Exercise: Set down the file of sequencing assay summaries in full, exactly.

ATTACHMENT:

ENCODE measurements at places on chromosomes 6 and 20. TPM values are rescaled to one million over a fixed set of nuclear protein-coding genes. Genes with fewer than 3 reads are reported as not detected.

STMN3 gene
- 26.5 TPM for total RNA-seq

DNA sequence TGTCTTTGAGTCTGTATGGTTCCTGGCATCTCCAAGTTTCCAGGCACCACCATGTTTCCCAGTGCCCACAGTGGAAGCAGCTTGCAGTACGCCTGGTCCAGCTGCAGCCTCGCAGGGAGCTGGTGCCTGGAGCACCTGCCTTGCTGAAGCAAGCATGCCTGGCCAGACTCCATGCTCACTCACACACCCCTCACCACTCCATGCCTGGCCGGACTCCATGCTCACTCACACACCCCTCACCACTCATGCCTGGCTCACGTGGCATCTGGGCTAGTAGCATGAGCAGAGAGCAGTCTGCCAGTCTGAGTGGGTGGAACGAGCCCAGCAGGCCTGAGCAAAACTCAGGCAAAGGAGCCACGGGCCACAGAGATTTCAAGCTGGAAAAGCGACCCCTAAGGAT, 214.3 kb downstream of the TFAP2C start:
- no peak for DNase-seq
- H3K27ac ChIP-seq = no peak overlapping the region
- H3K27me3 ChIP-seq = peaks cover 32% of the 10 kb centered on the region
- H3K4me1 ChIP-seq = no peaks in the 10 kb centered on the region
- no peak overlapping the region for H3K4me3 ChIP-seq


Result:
ENCODE measurements at places on chromosomes 6 and 20. TPM values are rescaled to one million over a fixed set of nuclear protein-coding genes. Genes with fewer than 3 reads are reported as not detected.

STMN3 gene
- 26.5 TPM for total RNA-seq

DNA sequence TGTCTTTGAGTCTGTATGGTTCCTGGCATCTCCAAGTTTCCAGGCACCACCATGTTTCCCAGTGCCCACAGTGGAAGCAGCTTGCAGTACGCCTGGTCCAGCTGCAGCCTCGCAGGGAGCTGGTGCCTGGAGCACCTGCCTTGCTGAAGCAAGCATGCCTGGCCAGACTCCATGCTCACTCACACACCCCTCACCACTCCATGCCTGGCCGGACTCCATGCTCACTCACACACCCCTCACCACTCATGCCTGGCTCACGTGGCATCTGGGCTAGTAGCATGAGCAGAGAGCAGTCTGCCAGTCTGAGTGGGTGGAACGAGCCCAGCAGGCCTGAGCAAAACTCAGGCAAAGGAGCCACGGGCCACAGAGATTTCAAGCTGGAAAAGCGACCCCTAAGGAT, 214.3 kb downstream of the TFAP2C start:
- no peak for DNase-seq
- H3K27ac ChIP-seq = no peak overlapping the region
- H3K27me3 ChIP-seq = peaks cover 32% of the 10 kb centered on the region
- H3K4me1 ChIP-seq = no peaks in the 10 kb centered on the region
- no peak overlapping the region for H3K4me3 ChIP-seq